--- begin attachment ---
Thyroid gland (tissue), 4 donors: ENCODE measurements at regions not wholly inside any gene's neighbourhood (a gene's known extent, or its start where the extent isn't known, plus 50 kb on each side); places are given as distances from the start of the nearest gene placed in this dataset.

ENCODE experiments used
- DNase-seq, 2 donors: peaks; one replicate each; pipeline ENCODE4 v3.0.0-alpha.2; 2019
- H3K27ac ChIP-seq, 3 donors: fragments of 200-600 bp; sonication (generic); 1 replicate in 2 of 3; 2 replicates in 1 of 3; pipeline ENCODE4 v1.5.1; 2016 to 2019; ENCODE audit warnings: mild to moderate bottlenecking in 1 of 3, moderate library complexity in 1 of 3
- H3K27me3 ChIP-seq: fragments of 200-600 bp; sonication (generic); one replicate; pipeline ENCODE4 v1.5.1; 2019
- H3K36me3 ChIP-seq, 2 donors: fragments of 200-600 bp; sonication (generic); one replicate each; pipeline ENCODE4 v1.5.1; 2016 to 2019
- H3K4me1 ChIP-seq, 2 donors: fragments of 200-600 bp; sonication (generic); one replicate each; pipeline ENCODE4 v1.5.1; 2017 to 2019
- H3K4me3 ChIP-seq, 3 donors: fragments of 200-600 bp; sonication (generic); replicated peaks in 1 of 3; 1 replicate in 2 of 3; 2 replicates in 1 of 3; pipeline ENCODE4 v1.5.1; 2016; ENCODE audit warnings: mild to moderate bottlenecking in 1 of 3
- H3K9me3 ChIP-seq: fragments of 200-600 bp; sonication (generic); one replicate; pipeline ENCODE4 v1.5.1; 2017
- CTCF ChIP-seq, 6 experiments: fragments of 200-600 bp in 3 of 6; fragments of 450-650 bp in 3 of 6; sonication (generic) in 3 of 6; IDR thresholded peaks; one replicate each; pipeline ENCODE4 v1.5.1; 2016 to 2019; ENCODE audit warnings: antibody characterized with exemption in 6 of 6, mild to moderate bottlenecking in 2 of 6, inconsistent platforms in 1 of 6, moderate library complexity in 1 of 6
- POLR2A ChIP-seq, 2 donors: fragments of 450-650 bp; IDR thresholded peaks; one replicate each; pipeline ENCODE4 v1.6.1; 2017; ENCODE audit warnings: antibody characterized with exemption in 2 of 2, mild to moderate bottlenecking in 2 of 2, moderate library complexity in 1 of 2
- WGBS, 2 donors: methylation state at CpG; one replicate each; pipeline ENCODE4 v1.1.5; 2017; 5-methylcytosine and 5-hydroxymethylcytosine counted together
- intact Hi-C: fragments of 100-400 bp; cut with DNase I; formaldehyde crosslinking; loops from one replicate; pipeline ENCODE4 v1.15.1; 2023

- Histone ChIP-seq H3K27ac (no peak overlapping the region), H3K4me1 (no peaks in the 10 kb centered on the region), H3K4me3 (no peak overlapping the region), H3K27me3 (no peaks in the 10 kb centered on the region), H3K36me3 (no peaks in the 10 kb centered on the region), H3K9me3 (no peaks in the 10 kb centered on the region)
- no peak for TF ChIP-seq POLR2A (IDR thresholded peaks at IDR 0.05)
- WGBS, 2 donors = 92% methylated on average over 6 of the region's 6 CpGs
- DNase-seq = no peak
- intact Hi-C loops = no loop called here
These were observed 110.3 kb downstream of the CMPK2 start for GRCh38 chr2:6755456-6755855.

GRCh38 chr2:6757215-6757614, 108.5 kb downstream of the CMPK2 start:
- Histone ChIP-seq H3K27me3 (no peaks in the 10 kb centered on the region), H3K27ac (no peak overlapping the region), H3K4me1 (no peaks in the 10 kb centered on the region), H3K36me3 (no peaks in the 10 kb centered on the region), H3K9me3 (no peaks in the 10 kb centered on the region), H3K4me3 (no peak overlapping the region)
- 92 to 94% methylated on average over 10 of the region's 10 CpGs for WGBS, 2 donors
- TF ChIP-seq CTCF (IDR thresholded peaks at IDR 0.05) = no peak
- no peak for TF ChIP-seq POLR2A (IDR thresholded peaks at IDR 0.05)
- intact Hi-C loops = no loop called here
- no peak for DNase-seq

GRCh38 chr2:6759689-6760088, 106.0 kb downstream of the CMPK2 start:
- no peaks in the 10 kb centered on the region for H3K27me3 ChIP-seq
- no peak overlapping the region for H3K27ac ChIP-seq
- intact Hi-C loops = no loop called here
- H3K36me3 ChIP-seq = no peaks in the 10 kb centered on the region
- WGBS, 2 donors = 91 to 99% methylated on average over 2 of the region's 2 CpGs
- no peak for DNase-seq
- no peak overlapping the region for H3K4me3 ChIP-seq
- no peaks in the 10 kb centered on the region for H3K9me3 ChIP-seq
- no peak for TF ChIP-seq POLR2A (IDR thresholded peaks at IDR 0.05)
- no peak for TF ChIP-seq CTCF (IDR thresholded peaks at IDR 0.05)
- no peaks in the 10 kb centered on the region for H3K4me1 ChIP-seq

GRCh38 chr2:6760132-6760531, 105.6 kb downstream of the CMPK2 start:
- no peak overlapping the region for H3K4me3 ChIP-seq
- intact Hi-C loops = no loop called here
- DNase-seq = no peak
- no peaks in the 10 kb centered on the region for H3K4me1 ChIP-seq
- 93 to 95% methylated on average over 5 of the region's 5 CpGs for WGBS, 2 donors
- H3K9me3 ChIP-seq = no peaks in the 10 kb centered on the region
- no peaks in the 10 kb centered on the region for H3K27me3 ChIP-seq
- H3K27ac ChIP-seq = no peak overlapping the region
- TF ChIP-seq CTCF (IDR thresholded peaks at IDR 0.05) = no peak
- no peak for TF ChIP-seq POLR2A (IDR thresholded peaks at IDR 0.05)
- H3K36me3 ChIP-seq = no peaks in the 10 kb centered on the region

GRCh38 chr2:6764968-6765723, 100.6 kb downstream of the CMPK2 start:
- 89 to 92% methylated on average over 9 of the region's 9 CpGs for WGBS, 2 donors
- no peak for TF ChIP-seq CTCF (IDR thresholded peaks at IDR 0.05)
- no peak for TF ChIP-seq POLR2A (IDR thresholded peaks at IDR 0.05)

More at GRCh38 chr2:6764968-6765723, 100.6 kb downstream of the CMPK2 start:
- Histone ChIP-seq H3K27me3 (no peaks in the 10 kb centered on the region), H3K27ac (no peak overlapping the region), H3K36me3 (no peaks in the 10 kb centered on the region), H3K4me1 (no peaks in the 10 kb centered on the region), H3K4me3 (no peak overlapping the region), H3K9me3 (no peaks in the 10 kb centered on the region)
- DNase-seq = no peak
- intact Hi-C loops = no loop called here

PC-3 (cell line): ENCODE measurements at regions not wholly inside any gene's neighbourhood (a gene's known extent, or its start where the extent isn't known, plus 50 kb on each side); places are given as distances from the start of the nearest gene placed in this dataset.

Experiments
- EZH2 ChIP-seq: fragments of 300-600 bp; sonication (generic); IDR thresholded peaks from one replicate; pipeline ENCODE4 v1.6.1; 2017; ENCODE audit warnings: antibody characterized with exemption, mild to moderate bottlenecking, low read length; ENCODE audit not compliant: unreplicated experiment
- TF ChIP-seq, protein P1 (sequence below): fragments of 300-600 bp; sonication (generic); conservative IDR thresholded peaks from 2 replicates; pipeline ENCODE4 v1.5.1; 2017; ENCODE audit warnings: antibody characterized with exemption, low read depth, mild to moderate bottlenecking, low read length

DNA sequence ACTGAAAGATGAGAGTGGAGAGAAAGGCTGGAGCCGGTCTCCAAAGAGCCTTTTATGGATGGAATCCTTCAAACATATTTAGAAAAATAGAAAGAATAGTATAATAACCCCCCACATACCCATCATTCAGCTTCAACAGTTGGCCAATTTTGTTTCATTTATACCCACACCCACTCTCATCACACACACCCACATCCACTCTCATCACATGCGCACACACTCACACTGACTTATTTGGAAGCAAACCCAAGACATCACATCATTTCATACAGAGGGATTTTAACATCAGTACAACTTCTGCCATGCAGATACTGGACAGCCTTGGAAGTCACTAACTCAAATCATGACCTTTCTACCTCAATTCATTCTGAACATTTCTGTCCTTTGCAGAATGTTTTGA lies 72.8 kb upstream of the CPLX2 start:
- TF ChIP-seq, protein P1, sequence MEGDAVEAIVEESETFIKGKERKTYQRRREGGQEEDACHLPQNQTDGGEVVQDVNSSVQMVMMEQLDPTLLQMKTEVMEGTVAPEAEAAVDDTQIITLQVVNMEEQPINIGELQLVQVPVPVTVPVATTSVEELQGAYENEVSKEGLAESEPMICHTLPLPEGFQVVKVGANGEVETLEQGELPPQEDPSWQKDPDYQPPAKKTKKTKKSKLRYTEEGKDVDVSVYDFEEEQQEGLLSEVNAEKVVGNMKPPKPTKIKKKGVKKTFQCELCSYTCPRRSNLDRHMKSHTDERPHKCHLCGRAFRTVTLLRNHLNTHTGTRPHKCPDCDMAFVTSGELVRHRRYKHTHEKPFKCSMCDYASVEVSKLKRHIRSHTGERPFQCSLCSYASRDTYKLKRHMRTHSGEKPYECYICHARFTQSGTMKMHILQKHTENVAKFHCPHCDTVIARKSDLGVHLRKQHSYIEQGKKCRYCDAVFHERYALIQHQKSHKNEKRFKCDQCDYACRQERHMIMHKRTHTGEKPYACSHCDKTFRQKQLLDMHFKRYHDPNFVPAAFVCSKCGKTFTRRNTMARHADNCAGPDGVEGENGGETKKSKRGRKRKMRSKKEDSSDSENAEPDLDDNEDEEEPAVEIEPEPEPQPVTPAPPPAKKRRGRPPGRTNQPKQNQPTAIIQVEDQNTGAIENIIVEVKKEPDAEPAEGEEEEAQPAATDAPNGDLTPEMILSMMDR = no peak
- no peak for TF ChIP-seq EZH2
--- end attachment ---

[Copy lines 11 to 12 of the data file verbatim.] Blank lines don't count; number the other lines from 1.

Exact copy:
- POLR2A ChIP-seq, 2 donors: fragments of 450-650 bp; IDR thresholded peaks; one replicate each; pipeline ENCODE4 v1.6.1; 2017; ENCODE audit warnings: antibody characterized with exemption in 2 of 2, mild to moderate bottlenecking in 2 of 2, moderate library complexity in 1 of 2
- WGBS, 2 donors: methylation state at CpG; one replicate each; pipeline ENCODE4 v1.1.5; 2017; 5-methylcytosine and 5-hydroxymethylcytosine counted together